A question came up in the Facebook group regarding Canadian citizenship, travel insurance and keeping your basic provincial health care while traveling long term.

Our experience had been different than others who posted, so we decided to write to the federal government to find out their official position on traveling and how it affects your eligibility for provincial medical coverage.

Believing it would take weeks, or perhaps months to hear from our government, I was pleasantly surprised to hear from them within a week! Sometimes the wheels do move…

The overall position of the government is that a Canadian can reside anywhere in the world and for any length of time without affecting their citizenship. There are no restrictions.

So that answers that.

Your provincial health coverage may vary from province to province on how long you can be out of province before your benefits cease and you have to reapply for them.

They say, “… Canadian provincial medical insurance rarely covers the full cost and does not pay upfront. If you seek treatment out-of-country without prior approval from your provincial health insurance plan, you may be required to pay the full cost of the services received…” and as such, you should purchase the most comprehensive supplemental insurance you can.

The suggested norm is one must reside within their province of coverage for 180 days per year to ensure your benefits remain active.

The bottom line is that your provincial health insurance is not valid outside of Canada. Your province or territory may not pay any or a portion of medical bills incurred out of country. Some foreign hospitals demand funds upfront in order to treat you.  An example they use is a Canadian’s provincial health insurance had lapsed three weeks when involved in an accident overseas.  The person’s family had to raise 300K to have the individual treated and returned to Canada.

So, you need to look for a package of travel insurance that will, at the minimum, cover you for medical treatment/hospitalization, medical evacuation and repatriation to Canada in case of death.

You will want to try to find something that will cover you if you have a pre-existing condition, as well as trip interruption, loss of luggage, and other travel related benefits.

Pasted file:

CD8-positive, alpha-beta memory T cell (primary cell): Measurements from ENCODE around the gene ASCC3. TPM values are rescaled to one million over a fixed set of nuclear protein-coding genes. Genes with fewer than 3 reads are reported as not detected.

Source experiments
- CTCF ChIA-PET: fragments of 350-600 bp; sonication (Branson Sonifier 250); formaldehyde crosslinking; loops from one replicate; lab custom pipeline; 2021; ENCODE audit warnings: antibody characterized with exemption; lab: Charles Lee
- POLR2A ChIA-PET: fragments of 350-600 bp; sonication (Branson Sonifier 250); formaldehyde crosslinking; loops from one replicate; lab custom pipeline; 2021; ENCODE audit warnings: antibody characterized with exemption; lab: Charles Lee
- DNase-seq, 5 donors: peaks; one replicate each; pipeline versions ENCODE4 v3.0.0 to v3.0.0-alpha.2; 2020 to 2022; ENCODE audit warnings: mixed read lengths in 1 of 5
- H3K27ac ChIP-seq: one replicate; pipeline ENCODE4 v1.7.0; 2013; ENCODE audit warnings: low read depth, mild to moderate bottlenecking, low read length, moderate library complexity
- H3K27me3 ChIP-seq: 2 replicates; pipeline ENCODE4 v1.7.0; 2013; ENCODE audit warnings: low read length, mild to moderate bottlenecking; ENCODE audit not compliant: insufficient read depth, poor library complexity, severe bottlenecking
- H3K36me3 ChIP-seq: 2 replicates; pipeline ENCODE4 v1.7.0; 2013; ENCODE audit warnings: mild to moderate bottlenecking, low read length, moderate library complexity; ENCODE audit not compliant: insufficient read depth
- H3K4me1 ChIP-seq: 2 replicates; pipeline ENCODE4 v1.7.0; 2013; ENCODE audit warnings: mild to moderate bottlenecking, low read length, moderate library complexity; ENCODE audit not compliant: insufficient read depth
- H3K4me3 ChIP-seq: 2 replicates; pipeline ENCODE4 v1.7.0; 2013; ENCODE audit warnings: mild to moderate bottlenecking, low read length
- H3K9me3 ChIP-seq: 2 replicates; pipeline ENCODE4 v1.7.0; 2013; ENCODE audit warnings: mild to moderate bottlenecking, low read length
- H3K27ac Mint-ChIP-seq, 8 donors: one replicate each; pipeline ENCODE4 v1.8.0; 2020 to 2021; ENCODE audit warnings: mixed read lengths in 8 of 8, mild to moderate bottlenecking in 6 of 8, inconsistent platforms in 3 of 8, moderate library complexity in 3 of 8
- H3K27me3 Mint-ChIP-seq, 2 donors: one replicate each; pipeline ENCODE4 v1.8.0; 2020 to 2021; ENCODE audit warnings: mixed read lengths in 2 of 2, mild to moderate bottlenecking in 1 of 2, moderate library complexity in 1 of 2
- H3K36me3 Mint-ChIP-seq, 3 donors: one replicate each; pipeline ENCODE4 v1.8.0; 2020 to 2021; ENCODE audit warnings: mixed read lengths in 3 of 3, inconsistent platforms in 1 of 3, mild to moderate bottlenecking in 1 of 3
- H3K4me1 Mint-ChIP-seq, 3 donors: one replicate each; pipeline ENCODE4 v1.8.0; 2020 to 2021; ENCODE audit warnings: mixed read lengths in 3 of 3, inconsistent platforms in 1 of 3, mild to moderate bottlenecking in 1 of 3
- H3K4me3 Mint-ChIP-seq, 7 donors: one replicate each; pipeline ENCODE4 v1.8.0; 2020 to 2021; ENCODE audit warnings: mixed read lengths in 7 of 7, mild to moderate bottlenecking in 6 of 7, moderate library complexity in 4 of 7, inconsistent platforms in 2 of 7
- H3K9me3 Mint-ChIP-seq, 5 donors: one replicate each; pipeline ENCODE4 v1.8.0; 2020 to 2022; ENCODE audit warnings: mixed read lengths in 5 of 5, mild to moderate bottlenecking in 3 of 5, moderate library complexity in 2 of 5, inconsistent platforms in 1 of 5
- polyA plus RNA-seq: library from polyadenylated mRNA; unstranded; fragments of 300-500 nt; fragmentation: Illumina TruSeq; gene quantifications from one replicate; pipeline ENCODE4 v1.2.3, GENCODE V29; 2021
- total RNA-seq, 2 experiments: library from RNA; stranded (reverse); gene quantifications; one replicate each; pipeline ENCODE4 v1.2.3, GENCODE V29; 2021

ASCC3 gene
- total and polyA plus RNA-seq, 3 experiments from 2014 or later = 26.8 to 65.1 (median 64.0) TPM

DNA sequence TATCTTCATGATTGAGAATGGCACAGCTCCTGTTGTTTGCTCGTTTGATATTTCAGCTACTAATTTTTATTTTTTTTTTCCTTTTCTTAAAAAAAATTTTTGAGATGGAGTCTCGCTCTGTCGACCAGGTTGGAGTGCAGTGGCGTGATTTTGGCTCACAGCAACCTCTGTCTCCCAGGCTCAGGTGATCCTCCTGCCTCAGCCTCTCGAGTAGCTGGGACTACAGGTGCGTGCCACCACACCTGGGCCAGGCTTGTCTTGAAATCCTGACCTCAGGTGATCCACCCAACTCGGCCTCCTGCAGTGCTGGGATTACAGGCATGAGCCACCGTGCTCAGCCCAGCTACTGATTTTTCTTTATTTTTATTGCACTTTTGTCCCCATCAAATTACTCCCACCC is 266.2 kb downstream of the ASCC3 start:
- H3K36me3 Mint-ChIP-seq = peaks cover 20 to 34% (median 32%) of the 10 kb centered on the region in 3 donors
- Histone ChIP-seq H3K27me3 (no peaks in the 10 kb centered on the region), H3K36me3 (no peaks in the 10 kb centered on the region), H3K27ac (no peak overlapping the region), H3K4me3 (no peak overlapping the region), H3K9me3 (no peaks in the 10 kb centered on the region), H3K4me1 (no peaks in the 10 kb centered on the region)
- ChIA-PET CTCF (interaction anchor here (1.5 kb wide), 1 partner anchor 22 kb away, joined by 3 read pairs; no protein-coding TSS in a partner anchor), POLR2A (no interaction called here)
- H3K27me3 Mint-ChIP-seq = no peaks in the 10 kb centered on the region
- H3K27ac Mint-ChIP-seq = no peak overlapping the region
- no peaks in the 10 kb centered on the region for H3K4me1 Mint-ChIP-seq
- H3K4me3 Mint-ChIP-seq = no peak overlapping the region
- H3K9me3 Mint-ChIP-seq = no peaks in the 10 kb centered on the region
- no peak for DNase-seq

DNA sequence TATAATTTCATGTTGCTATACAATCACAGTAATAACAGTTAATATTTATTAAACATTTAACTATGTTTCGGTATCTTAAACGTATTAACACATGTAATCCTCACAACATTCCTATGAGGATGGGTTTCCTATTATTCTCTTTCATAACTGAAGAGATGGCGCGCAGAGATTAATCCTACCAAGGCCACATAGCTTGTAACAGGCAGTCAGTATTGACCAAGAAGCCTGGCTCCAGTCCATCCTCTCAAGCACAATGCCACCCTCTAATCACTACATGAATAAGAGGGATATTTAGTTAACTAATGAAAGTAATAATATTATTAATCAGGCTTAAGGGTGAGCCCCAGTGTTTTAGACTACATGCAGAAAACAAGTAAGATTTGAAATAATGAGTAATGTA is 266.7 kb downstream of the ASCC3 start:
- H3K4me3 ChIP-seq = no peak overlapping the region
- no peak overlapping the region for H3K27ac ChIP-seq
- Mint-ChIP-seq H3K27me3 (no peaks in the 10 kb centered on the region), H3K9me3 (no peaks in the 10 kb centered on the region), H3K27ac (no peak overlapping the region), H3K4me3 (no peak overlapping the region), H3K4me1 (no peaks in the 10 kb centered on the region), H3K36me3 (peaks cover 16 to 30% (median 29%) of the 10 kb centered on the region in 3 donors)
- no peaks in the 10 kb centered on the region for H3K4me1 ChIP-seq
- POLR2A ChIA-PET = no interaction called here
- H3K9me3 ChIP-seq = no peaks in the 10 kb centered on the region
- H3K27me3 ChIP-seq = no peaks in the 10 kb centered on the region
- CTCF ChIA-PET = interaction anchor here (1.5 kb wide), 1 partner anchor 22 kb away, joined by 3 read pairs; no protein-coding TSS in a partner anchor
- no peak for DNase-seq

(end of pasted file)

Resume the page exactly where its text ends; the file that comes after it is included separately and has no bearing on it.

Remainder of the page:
There are numerous ways to find and buy travel insurance and you will have to do your own due diligence in finding what you need.   Buy the best insurance you can afford. If you ever need it, it will pay for itself.

Your next choice, if you stay out of Canada long enough or are planning an extended trip during which you will go over your 180 days, is replacement insurance or expat insurance. There are a number of providers of this type of coverage.

Nora Dunn has written an excellent blog on this subject and well worth a read. She has written another blog on comparing basic travel insurance and expat insurance. These two articles will bring you well on your way to determining which you need and which works best for you.

Below are a number of other sites you can browse. We don’t have any relationship with the listed sites nor do we vouch for any of them. Personally, we utilized All State Travel Insurance and it worked well for us.

Safe Travels




Government of Canada : https://travel.gc.ca/travelling
Citizenship and Immigration Canada: http://www.cic.gc.ca/
Nora Dunn The Professional Hobo: http://www.theprofessionalhobo.com/about-the-professional-hobo/
Well on our way – A Canadian’s guide to travel abroad: https://travel.gc.ca/travelling/publications/well-on-your-way#travel_health_tips

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